Reflections on Having Longer Hair

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I grew my hair out over the past several months. It has been an enlightening experience. My daughter, Jane, claims I have mullet now.

“No, I don’t,” I say.

“Yes, you do,” she says. “Business in the front, party in the back.”

Regardless what you call it, my hair is certainly longer than it has ever been. I understand now why women spend so much time grooming. It’s necessary. I also understand why they do that little head toss that I used to find so enchanting. They just want to get their hair out of their face.

One thing that surprised me was how heavy wet hair is. It gave me new respect for the women I know who have waist length hair.

Recently, I ran out of my manly, leave-in conditioner, so I’ve been using whatever happens to be in the shower. This morning it was “Coconut Milk Conditioner.” The bottle makes it sound luxurious:

Indulge your senses with this exclusive blend with coconut milk, coconut oil, and ultra whipped egg white proteins. This exotic formula helps add strength, elasticity, hydration, and balance for healthy hair.

It’s good to know that my conditioner can substitute as food in a pinch if I am overcome by hunger while taking a shower. I suppose I’m supposed to be impressed with how natural and organic it is, but cow dung is also natural and organic. Only a credible threat of force or rich emoluments could induce me to put cow dung in my hair. (Why mess with shampoo when you can use real poo!) I suppose that’s why athletes and celebrities endorse various products. Still, I know enough about egg whites, ultra whipped or not, to be certain they will provide “hold”—that elusive quality every hair care product promises to supply in varying degrees. Moreover, the scent of coconut was subtle rather than overpowering as are the fragrances of so many hair products. So I was happy with the result despite my misgivings.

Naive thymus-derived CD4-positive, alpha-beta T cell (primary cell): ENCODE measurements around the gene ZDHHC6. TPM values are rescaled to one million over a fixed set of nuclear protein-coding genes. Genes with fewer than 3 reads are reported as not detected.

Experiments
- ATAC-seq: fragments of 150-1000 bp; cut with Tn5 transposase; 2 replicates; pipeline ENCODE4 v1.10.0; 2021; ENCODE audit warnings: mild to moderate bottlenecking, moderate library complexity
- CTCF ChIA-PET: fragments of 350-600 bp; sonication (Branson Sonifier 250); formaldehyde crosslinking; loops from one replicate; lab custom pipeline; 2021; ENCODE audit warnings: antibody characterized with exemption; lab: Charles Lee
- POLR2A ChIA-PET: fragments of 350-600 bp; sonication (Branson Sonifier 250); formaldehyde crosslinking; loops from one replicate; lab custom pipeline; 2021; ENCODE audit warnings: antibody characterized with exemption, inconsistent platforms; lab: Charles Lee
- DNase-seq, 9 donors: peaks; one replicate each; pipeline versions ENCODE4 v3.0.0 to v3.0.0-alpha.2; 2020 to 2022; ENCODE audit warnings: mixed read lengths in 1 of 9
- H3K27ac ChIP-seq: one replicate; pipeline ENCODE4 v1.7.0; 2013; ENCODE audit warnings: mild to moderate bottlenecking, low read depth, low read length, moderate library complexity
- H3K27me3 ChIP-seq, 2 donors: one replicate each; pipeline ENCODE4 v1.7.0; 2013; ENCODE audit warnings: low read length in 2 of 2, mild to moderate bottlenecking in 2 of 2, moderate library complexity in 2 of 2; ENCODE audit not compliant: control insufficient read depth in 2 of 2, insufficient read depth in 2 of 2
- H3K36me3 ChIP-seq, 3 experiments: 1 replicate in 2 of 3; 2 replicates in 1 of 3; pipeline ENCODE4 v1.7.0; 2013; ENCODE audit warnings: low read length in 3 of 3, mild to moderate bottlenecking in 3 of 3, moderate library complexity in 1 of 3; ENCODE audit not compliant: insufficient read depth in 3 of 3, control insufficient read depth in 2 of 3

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Posted in about me, food, hair care, humorous | Leave a comment

The Weakness of God

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“…the weakness of God is stronger than human strength.”
—1 Corinthians 1:25

It is tempting to regard what Paul said in 1 Corinthians as meaning that God, at his weakest, is still stronger than all the strength humans can muster. After all, God is reputedly all-powerful. Surely human strength can be no match for God’s infinite power. Yet I don’t think that is what Paul had in mind at all. This whole passage argues that God’s wisdom and power displayed in Jesus Christ is of a different order altogether from the wisdom and power of human beings.

Our heroes are men and women whose accomplishments stand out from those of their peers. Generals who lead troops into battle, statesmen who avert war, women who overcome misogyny and make significant contributions to science, famous poets or novelists, even accomplished athletes—these are our heroes. They makes us want to emulate them. Jesus was like none of these. He did not lead a nation or an army. His followers were mostly poor and of little account. He made no significant discoveries, never wrote a poem or a book. He didn’t even do what his enemies accused him of: he didn’t lead a rebellion against Rome. If you ignore his teaching, the only noteworthy things he did are almost too improbable to be believed: healing the sick without medicine and feeding the hungry with scant resources, walking on water, raising the dead. Most improbable of all, his followers claim he rose from the dead after being tortured to death and buried for three days. Everything about his life and work reveals a man who was evidently a lunatic with nothing to show for his years on earth except an unusually devoted following. As a representative of God, he comes across as weak, even feeble.